Suboxone Addiction

Suboxone Addiction

Originally used as an opiate taper, Suboxone has become a replacement treatment for substances like methadone that help with withdrawals from cases of heroin addiction. Treatment for Suboxone dependency is a bit complex as the substance provides a stacking effect that forces the drug to remain in one’s system for prolonged periods of time. Suboxene also has a long half-life that lasts for approximately 37 hours, and is extremely “sticky” in the neuro-receptors in one’s brain.

Ibogaine is excellent in flooding the receptor sites in the brain, but due to the sticky nature of Suboxone opiate dependency often reappears. This renders treatment with Ibogaine inefficient unless the amount of Suboxone in one’s system is low enough that Ibogaine can bind to all receptors in the mind that need to be reset. There are also conflicting cardiac warnings in the combination of Ibogaine and Suboxone. Treatment with Ibogaine for Suboxone will provide excellent results so long as it is taken at the correct time.

It is suggested that one waits a few weeks after ceasing Suboxone before seeking treatment with Ibogaine. As withdrawals from Suboxone can be extremely intense it is recommended that the patient temporarily switch to another opiate stabilizer such as morphine or methadone for the interval period between ceasing Suboxone and beginning treatment with Ibogaine. This will allow for the Suboxone to decrease in the system and keep withdrawal symptoms at a minimum. Once levels are low enough in the body, treatment with Ibogaine can be administered.

While Suboxone does wonders for stabilizing one’s addiction to heroin and other opiates, it is also simply replacing one poison with another, leaving one still shackled to the chains of addiction. There are many addicts who feel they cannot control their urge to use drugs of any kind, and this is where the potential for abuse of Suboxone lies. When abused, Suboxone is used in excessive quantities and holds the power to do irreparable damage. Whether taken as prescribed or abused as another addiction, Suboxone is terrible for one’s health and can be detrimental to those that want to break free from addiction for good.

When used in excess Suboxone causes extremely slow and weakened breathing, a decrease in heart rate, and lack of coordination. One that is abusing Suboxone may find themselves dizzy and tired with reflexes and motor skills functioning at a much slower rate than usual. Used for prolonged periods of time it also has the potential to cause extreme damage to kidney and liver function. Suboxone causes the central nervous system to weaken and also makes the brain function at a much slower rate. Prolonged use of Suboxone can do irreparable damage to one’s body and state of well-being.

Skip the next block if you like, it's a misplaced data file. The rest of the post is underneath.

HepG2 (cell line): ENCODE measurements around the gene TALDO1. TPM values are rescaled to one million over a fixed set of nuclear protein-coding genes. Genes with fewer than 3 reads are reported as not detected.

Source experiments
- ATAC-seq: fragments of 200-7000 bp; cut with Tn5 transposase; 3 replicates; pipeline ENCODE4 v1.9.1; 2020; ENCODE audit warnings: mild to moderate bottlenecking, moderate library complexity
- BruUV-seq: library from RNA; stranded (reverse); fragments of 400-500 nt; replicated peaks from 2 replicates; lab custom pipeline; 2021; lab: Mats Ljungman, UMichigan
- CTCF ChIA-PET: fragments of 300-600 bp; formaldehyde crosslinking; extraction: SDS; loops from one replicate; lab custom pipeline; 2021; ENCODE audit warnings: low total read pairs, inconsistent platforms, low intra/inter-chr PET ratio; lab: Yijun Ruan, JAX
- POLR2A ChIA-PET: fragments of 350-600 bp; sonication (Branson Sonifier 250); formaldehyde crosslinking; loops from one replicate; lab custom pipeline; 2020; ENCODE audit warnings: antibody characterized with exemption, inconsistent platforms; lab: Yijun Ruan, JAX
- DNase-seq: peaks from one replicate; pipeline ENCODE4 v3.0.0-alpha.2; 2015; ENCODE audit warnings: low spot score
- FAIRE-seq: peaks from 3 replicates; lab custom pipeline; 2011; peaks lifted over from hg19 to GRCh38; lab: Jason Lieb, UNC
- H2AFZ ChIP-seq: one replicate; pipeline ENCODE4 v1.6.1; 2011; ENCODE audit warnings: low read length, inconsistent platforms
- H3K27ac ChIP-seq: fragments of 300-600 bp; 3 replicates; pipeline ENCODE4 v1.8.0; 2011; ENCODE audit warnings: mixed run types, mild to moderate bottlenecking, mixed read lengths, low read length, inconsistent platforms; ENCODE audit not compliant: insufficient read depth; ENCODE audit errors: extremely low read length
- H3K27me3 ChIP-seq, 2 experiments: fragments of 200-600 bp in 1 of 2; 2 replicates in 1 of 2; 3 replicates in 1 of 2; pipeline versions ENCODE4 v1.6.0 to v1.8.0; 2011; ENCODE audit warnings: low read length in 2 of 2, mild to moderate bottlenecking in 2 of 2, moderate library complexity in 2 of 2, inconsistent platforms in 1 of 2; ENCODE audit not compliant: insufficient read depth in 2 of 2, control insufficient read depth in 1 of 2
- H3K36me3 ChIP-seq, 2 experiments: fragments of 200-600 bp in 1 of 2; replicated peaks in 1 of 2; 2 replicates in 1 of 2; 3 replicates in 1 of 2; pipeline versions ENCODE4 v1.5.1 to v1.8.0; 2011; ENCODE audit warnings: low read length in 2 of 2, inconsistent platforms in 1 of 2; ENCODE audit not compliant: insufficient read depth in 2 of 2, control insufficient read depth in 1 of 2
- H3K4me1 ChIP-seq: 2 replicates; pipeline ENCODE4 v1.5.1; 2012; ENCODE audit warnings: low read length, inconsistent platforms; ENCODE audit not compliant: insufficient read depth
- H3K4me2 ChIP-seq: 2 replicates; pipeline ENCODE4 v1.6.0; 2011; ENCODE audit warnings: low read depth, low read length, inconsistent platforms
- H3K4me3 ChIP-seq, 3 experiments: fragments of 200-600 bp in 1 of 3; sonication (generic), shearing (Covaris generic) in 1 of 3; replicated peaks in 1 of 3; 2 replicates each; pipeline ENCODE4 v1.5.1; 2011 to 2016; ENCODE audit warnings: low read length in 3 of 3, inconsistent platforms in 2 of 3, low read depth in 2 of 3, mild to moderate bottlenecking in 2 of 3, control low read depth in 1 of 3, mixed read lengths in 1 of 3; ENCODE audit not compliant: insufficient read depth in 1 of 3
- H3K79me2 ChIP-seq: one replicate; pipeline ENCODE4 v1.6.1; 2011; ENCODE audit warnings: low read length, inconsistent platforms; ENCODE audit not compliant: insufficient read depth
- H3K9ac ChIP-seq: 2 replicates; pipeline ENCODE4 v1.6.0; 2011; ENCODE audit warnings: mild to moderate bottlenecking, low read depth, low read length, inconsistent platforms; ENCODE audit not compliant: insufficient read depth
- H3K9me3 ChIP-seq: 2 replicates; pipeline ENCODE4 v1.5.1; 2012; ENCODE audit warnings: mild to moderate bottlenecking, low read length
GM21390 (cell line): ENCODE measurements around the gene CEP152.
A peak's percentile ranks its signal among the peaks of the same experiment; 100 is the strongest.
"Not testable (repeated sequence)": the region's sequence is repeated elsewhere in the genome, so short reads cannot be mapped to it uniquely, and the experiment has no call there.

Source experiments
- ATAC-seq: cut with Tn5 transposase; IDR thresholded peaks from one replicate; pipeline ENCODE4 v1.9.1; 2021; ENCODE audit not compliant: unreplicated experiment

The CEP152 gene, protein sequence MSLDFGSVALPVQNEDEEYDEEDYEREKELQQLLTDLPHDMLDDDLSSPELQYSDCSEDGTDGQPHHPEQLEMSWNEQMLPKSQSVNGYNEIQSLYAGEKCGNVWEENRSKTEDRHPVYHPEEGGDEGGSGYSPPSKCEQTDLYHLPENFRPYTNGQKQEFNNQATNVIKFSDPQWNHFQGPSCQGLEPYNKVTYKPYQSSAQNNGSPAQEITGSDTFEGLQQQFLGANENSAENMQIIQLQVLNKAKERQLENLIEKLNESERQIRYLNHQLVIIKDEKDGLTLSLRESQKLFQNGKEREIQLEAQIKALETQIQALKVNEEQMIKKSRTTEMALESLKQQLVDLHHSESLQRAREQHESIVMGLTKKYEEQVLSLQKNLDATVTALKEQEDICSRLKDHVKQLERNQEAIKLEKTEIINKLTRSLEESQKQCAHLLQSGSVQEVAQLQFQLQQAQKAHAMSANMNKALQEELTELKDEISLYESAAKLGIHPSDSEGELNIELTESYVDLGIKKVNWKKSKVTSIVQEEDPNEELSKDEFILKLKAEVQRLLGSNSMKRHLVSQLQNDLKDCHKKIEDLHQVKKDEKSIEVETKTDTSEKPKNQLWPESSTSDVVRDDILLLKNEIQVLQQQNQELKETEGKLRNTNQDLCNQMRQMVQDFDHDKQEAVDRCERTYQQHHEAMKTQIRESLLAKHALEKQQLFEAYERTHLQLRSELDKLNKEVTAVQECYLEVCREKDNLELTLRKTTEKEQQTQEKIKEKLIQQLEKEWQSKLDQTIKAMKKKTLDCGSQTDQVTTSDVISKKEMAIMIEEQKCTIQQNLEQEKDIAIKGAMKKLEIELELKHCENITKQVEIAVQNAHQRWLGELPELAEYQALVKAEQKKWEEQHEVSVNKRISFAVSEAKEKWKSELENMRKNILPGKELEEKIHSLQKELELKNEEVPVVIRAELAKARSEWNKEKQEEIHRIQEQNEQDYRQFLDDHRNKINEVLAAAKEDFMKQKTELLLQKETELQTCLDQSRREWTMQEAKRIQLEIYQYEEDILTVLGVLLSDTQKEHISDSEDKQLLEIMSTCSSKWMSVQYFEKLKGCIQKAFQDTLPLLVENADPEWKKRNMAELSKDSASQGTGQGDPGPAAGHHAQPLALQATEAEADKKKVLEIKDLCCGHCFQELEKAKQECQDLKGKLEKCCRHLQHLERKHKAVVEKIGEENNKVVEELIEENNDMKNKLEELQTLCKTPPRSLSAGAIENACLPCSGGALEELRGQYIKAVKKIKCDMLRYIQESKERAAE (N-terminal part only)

When the decision has been made to get off Suboxone for good and be free from the ties of addiction, Ibogaine provides an excellent ground for recovery. After a three week detox from Suboxone with other opiate stabilizers, Ibogaine can prove to be the perfect treatment for complete recovery. When levels of Suboxone have weakened in the mind, Ibogaine does its miraculous job of binding to these receptors and completely resets the neurotransmitters in the mind that have known only addiction.

To truly live a life free from addiction from not only heroin and other opiates, but from the pharmaceuticals designed to curb addiction it is necessary to receive treatment that works at a fundamental level. Not only will Ibogaine reset neurotransmitters to defeat opiate dependency, but it will act as a catalyst to explore personal reasons for addiction and help one heal at deep levels within the mind. After Ibogaine helps with the physical dependency that keeps addicts trapped it takes the patient on a deeply psycho-spiritual journey so that they may uncover hidden memories and past traumas that first led them down the road of addiction.

Those that receive treatment with Ibogaine for Suboxone have reported feeling better than they have in years with no desire to return to using the substance at all. Ibogaine does more than replace one poison with another and is completely natural. It has been used for years as a healing substance and offers freedom like no other treatment program can.